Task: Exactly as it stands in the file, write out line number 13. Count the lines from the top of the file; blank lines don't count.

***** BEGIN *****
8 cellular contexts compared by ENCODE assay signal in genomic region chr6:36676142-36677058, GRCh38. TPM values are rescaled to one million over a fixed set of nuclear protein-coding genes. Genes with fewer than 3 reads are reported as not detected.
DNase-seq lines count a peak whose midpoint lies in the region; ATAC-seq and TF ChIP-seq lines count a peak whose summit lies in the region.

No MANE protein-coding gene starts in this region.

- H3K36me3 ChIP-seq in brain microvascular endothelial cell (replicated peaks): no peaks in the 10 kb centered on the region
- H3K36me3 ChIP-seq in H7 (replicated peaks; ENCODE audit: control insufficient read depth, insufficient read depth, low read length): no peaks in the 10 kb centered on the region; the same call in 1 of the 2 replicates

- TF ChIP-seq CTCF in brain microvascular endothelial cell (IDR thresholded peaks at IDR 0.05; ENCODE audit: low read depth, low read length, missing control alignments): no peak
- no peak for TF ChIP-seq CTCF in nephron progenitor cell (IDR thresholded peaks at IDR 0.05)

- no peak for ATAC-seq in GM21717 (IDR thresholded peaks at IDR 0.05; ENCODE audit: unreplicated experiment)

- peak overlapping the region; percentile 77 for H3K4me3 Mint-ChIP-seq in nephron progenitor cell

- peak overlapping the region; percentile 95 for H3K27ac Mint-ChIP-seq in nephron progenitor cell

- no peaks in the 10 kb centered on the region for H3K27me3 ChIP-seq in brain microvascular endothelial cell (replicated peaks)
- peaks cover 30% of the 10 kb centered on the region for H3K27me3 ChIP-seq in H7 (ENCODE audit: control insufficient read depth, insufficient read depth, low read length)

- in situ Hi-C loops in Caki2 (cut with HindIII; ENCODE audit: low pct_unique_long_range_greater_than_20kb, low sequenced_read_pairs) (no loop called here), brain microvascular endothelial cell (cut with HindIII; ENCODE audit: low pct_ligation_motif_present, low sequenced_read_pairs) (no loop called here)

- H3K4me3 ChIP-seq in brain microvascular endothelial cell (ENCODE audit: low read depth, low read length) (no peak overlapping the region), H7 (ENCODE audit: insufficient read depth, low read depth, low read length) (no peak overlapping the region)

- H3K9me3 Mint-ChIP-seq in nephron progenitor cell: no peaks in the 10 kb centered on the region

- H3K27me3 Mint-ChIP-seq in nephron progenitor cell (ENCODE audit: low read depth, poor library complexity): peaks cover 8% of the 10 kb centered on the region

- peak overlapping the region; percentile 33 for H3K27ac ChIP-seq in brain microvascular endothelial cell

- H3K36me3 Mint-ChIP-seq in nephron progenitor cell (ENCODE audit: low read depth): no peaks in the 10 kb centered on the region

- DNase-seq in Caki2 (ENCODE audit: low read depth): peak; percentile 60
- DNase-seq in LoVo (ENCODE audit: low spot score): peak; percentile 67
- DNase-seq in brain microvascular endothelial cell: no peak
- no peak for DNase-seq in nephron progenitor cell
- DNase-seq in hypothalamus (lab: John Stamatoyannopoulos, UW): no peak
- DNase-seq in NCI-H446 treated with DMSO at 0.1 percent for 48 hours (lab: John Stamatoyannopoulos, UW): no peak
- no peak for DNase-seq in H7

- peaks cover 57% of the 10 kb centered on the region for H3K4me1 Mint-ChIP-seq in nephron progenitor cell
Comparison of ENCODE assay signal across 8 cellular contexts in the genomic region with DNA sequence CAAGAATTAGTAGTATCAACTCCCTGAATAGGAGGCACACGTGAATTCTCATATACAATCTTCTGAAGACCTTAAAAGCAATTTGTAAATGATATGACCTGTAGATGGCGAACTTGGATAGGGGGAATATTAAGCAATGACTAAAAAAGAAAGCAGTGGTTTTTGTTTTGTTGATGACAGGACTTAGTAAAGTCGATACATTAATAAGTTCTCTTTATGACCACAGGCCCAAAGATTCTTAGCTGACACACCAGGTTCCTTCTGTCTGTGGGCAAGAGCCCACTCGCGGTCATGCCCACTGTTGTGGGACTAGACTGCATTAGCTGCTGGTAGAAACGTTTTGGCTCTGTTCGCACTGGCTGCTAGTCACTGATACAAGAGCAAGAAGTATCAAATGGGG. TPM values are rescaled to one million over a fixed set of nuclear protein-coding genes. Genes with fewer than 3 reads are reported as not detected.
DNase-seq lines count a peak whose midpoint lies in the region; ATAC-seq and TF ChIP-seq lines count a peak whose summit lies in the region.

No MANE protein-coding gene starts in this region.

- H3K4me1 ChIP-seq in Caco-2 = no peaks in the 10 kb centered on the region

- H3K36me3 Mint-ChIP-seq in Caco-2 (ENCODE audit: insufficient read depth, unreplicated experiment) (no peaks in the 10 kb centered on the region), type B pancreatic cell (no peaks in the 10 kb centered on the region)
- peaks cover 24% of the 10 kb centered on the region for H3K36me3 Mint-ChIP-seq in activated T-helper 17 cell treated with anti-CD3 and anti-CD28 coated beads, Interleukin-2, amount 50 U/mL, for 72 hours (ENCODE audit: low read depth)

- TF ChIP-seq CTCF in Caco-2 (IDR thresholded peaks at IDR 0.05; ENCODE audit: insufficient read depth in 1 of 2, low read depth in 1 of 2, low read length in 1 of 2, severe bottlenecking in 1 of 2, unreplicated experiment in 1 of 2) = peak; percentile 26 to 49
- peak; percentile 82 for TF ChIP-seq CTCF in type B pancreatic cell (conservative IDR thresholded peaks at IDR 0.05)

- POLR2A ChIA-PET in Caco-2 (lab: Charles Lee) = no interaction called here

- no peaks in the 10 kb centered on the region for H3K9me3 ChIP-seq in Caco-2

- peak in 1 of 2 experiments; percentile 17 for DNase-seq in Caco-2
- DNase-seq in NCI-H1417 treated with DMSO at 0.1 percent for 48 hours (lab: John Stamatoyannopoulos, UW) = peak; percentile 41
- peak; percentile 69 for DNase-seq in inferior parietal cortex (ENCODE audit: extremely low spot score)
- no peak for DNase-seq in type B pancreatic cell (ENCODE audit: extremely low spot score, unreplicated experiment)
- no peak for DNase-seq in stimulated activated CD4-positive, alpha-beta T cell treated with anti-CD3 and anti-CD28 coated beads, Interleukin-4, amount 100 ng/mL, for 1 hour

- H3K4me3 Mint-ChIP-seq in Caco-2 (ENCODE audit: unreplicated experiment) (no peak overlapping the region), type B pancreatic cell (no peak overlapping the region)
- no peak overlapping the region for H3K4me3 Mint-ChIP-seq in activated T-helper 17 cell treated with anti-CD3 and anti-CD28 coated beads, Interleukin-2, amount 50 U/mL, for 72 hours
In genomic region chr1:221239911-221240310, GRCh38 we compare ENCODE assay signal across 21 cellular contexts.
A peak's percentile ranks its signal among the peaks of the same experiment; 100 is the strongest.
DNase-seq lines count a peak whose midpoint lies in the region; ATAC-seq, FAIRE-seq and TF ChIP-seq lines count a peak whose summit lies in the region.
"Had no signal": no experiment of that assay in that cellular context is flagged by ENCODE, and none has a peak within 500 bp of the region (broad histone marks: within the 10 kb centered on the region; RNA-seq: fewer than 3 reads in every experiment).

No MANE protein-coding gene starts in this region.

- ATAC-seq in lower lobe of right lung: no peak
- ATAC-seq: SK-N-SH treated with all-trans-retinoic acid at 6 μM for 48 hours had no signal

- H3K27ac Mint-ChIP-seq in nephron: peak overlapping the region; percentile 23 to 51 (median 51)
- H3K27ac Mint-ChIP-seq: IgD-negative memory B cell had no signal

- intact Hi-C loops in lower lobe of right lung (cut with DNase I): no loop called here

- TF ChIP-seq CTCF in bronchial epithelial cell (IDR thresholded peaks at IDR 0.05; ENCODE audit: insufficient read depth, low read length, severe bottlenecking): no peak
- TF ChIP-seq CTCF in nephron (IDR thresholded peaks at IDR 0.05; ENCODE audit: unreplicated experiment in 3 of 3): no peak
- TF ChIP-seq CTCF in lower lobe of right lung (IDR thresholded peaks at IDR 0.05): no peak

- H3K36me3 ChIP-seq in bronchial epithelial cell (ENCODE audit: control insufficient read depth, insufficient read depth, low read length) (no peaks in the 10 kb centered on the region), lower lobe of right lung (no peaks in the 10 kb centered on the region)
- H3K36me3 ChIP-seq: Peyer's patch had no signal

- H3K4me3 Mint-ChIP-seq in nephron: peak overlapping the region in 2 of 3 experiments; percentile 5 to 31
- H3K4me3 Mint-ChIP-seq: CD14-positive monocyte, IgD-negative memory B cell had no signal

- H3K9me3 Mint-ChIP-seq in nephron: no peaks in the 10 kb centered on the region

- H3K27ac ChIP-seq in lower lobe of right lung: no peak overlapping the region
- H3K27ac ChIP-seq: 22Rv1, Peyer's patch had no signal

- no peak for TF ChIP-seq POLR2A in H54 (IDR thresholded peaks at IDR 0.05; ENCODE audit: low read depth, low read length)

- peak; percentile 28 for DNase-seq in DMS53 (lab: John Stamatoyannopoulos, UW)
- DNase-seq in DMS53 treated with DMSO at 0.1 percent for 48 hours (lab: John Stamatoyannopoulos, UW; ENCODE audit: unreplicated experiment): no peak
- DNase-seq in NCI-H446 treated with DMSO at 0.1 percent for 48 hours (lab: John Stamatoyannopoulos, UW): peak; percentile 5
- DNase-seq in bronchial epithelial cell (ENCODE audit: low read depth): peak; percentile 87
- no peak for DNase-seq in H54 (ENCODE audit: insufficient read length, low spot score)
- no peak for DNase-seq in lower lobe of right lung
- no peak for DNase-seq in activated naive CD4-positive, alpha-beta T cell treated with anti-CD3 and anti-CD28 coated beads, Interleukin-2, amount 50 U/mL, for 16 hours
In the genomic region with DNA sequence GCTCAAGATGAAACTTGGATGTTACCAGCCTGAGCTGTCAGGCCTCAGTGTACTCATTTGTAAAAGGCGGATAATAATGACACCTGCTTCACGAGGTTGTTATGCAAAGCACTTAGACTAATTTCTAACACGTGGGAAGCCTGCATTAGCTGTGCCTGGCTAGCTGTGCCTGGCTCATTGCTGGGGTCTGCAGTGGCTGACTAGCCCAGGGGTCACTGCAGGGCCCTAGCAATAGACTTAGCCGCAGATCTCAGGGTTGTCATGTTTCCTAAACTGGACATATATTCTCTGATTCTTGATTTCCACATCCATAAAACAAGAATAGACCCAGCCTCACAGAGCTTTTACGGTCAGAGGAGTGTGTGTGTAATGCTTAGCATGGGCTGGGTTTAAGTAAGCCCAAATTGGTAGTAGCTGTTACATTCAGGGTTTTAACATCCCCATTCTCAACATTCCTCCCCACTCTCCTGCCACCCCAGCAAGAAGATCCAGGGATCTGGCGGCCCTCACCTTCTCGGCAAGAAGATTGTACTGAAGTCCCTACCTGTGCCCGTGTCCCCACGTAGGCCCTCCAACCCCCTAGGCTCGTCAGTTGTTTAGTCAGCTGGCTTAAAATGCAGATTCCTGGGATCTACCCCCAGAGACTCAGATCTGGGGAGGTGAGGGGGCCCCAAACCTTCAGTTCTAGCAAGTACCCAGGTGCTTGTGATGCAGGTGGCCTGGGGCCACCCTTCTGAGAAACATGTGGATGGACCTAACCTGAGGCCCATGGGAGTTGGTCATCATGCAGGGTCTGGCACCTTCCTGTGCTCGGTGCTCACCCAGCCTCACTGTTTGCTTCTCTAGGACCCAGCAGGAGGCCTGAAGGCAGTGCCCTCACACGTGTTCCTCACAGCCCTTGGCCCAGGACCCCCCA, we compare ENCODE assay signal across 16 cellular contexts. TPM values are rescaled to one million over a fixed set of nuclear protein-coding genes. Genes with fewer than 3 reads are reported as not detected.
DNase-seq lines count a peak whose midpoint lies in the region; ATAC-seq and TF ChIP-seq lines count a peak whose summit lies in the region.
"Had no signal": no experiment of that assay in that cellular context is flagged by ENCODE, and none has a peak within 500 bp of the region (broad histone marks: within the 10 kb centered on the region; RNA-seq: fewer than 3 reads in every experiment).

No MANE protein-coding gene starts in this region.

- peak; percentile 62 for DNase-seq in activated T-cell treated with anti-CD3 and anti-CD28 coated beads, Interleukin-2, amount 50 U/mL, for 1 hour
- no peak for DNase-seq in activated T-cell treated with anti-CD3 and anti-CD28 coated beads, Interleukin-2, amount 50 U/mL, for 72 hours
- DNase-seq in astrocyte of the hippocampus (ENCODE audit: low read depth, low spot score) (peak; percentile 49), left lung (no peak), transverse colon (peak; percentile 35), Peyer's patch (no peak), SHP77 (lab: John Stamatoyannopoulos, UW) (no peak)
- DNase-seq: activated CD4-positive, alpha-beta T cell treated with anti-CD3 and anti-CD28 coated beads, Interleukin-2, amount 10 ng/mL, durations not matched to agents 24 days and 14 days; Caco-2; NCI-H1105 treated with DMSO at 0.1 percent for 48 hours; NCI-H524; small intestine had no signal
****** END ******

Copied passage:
- in situ Hi-C loops in Caki2 (cut with HindIII; ENCODE audit: low pct_unique_long_range_greater_than_20kb, low sequenced_read_pairs) (no loop called here), brain microvascular endothelial cell (cut with HindIII; ENCODE audit: low pct_ligation_motif_present, low sequenced_read_pairs) (no loop called here)